Talent now working in cellular agriculture can fill “a small fleet of Boeing 757s”

By Mark Langley on Wednesday 28 July 2021

 Talent now working in cellular agriculture can fill  “a small fleet of Boeing 757s”
Image source: Boeing 757/ Pixabay
CommentaryFood Delivery

Mark Langley, managing partner, portfolio management, Unovis Asset Management, the New York-based venture capital firm which invests in the alternative protein market, describes the evolution of the cellular agriculture industry and how investor interest is steadily building.

Unovis is an investor in the field of alternative proteins, and, through its New Crop Capital fund, was the founding or first/lead investor in several cell-based startups, including Aleph Farms, Memphis Meats, BlueNalu and others. 

Cellular agriculture is the field of growing animal cells in bioreactors, not in the animals themselves, and transforming them into meat, seafood, dairy, or other products.

Unovis began investing in cell-based companies in 2016, only three years after Mark Post created the first “cultured” beef hamburger at a cost of €250,000 (£214,000).  

At the time, deal flow was limited to a handful of startups.  

But for The Good Food Institute, which provided early sci-tech due diligence to VC firms, the barriers of investing in early movers would have been prohibitively high for the relatively small investments needed.  

These barriers included no historic financials or three to five years of pro forma financials, exceedingly rare taste tests, uncertain customer acceptance, daunting regulatory risks and scientific challenges, unsettled industry reception, lack of follow-on funding visibility, and a talent pool lacking in multidisciplinary fields and so small that the leading teams of innovators could all fit into a Boeing 737 with room to spare.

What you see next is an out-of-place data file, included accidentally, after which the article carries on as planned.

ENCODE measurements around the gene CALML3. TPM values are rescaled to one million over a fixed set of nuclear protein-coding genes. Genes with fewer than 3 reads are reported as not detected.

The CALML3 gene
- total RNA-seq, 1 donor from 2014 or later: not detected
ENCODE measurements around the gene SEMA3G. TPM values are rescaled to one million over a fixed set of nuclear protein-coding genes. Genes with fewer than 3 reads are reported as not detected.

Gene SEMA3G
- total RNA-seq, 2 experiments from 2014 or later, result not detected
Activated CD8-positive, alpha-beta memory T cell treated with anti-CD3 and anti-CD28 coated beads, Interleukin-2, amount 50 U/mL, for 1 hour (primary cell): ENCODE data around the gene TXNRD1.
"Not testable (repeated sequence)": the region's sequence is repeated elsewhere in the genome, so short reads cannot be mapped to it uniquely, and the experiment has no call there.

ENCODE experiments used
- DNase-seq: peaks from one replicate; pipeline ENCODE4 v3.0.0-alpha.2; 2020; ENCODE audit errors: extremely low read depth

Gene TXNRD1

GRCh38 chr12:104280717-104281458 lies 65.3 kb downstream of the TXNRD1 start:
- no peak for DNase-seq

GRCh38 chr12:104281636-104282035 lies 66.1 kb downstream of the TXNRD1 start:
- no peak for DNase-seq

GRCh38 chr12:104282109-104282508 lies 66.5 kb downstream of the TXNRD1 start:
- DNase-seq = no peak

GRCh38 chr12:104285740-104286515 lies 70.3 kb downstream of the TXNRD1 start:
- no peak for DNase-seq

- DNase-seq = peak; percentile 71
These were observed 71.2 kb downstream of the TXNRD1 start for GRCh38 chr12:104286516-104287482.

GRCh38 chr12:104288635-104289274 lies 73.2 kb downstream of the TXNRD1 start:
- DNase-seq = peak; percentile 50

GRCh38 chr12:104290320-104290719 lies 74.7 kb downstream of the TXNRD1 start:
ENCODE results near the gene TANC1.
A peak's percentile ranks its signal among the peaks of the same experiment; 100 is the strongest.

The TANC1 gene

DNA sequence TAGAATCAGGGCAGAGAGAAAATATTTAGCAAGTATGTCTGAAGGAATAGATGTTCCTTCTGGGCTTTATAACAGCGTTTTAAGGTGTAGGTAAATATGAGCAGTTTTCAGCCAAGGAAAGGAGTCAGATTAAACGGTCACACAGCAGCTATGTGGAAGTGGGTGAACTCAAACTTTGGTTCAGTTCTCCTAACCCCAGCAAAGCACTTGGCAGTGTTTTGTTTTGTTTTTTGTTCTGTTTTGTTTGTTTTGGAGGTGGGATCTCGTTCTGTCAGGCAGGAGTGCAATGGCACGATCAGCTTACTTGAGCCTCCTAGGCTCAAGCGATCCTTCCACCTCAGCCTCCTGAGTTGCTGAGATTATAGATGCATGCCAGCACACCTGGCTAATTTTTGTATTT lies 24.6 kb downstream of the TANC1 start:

Valuations were challenging.  

We could add value at a high level, but sussing out the finer details in this state-of-the-art industry was not the strongest skillset in our wheelhouse.

Now there are 50+ cultivated meat startups spread over six continents.  

The patent landscape is becoming more crowded, new talent is appearing from university programs or from within established pharma and biotech, differentiating factors between companies are smaller in number and significance, and the focus has shifted from scientific legitimacy and customer acceptance to one of economic feasibility.  

Relative valuations have more comparables to consider, and the industry is accelerating as learning cycles shorten, support services and networks proliferate, and as strategics move from casual observers to active investors.  

Investors have a harder time differentiating between individual companies now, but we have far less uncertainty in the sector and shorter time horizons to a minimum viable product in individual companies as they move from proof of concept to pilot to demo, and ultimately in five to 10 years, to industrial scale. 

Investor interest has been steadily building as comfort in the sector expands and as returns follow signs of coming commercial viability.

Overall, the industry progress has been breathtaking.  

The talent pool would now fill a small fleet of Boeing 757s.  

This generation will see animal products produced commercially in a manner that doesn’t cause suffering and which promises great advances over conventional animal farming and slaughtering. 

Rather than domesticating macro-organisms (cows, pigs, chickens, and fish) as humans have for 10,000 years, scientists have learned—in just five short years since Post’s legendary tasting—to directly create the products themselves on a commercial (albeit currently, a very limited) basis, using micro-organisms. 

Rather than deconstructing animals, these companies are constructing animal products from individual cells. 

We count ourselves lucky to be able to witness this transformation that may one day end the horrors of factory farming, and to do so with products that will be indistinguishable to the consumer and less harmful to the environment.